When we felt we were not always visible witnesses, even with our continuance of our life of prayer, our Constitutions & Statutes reassures us when it states, “Although hidden in Christ and scarcely visible to the eyes of the world, our life of adoration, praise and intercession is of itself fully apostolic.    Radiating the spirit of love it contributes to the support of those who consecrate themselves to the work of evangelization. At the service of the missionary Church our life is an offering for the salvation of our sisters and brothers in Christ.”

Our life is a mystery: so many times in the last two years we tried to find a patch of ground to plant ourselves in but it wasn’t until we felt like we were dying when new ground was offered:  grounds that are an already well maintained garden, both in Carmel and Meadowview, with room for us to plant ourselves to bring forth a glory which is yet to be revealed. 

The last line of the hymn ‘All That is Hidden’ made me think of tomorrow’s feast of the Most Holy Trinity. It said, ‘I have planted your life deep within mine,’ which reminded me of something the Lord said to Celeste, ‘Become transformed into the Blessed Trinity where God unites you in a way that God’s own life is lived in you.’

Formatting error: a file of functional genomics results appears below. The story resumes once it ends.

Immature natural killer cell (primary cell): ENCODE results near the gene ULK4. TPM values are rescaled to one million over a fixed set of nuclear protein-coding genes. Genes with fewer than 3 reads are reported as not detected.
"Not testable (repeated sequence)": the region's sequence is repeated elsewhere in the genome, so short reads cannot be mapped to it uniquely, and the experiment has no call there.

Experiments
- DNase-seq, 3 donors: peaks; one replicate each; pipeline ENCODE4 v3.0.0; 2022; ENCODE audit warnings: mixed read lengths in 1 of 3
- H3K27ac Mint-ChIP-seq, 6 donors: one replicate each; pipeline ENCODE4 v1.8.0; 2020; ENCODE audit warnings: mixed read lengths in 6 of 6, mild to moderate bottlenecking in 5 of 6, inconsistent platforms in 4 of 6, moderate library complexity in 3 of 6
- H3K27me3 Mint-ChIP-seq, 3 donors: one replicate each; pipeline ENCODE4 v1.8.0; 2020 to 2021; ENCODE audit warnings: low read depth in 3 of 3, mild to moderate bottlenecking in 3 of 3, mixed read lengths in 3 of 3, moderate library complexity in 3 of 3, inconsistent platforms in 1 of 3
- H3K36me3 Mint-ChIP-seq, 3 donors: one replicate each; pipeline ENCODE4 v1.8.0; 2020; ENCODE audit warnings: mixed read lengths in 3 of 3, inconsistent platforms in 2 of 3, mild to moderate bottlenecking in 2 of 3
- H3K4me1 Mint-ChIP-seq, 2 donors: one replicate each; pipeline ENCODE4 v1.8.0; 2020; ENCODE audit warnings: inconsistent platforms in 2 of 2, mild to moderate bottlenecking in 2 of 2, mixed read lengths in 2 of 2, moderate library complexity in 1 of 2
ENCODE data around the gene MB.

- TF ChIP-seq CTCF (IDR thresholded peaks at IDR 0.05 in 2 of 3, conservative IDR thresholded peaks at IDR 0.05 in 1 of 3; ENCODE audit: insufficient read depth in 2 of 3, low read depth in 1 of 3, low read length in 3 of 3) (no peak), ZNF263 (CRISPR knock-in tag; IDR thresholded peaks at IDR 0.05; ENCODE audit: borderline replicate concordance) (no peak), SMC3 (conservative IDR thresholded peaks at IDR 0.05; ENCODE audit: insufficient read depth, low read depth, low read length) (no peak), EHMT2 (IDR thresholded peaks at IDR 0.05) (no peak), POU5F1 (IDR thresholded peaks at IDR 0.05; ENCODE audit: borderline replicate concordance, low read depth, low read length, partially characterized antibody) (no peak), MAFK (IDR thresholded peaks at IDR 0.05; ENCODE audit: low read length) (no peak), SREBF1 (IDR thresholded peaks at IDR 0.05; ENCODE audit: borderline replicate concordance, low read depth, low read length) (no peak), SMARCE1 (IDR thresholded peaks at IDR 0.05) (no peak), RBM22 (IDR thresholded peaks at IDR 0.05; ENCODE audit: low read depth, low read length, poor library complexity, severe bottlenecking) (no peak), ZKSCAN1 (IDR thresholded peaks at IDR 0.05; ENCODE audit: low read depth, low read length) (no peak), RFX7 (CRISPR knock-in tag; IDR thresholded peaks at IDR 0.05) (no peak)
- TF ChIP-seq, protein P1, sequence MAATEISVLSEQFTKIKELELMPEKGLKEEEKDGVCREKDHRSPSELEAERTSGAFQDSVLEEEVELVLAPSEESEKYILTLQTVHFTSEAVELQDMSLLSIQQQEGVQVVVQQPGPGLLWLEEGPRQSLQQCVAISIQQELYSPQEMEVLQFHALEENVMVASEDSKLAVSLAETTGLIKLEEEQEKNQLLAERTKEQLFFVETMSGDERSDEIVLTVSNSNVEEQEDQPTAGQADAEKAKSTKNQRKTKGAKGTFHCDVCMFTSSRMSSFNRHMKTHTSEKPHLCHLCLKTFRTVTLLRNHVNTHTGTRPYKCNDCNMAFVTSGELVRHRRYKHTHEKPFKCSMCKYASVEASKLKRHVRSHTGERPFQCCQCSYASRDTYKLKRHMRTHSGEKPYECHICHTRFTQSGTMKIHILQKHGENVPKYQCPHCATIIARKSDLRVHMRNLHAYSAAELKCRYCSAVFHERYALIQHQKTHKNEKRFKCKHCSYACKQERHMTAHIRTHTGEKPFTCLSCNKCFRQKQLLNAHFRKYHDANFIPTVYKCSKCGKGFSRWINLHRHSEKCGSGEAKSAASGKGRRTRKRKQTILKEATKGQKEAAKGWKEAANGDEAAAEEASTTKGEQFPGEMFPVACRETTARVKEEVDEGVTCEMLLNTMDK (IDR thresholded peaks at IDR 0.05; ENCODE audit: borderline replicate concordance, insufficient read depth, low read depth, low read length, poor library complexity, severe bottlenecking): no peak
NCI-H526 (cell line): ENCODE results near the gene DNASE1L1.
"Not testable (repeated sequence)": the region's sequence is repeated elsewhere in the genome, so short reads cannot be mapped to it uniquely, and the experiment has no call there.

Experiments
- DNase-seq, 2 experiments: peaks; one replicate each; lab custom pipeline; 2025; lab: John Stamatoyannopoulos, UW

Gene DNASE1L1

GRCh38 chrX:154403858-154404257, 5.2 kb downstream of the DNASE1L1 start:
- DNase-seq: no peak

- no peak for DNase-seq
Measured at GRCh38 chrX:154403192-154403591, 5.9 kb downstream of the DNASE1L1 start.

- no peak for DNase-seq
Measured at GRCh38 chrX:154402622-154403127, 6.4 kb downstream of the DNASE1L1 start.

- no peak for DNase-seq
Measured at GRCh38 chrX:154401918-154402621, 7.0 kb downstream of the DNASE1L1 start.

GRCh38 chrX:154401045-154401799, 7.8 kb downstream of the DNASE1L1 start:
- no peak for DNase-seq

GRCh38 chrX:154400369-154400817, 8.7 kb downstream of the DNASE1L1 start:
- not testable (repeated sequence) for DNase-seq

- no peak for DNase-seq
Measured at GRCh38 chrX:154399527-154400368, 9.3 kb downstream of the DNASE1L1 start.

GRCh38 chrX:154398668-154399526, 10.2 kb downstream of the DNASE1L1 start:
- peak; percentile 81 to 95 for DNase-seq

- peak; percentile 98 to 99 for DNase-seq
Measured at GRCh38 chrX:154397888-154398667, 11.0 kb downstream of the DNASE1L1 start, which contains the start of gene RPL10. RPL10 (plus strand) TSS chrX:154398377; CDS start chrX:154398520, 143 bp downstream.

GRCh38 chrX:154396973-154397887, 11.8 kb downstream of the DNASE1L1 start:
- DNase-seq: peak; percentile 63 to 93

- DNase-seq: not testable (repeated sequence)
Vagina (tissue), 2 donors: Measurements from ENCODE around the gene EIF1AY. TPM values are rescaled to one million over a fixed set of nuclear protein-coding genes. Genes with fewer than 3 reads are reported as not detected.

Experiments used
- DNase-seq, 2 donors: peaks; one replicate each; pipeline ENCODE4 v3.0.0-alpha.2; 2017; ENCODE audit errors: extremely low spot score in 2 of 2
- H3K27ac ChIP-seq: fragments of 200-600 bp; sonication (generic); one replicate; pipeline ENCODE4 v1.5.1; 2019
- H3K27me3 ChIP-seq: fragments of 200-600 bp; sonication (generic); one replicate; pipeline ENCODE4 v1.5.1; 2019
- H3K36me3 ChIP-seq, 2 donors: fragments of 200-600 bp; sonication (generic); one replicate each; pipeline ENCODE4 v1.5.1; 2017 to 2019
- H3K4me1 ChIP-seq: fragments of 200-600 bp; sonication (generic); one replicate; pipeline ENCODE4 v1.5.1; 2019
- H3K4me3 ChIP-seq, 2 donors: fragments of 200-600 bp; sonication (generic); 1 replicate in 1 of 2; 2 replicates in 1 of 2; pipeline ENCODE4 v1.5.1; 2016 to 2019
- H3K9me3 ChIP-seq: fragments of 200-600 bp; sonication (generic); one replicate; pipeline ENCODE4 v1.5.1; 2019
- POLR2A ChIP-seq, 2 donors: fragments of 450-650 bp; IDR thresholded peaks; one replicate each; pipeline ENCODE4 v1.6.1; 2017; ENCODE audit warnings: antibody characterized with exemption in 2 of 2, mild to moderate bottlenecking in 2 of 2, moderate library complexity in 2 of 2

This is our call to participate in the Incarnation.  Because the Word is planted deep in our hearts we can and do reveal God’s life, God’s loving plan of redemption.  And as time goes on we wonder what glory will be revealed to us and for us to proclaim. 

Saturday, May 18, 2013


Moira '13
On this feast of Pentecost may you be filled with all the Gifts of the Spirit!
Your Redemptoristine Sisters come to you this day with news.  A month ago, the Carmel of the Incarnation in Beacon, New York extended an invitation to us to share space in their monastery when they realized their building was being under-utilized. We all feel this was the inspiration of the Holy Spirit.   

The Redemptoristines and the Carmelites have been linked by prayer, friendship, and support for over 45 years as founding members of the Metropolitan Association of Contemplative Communities.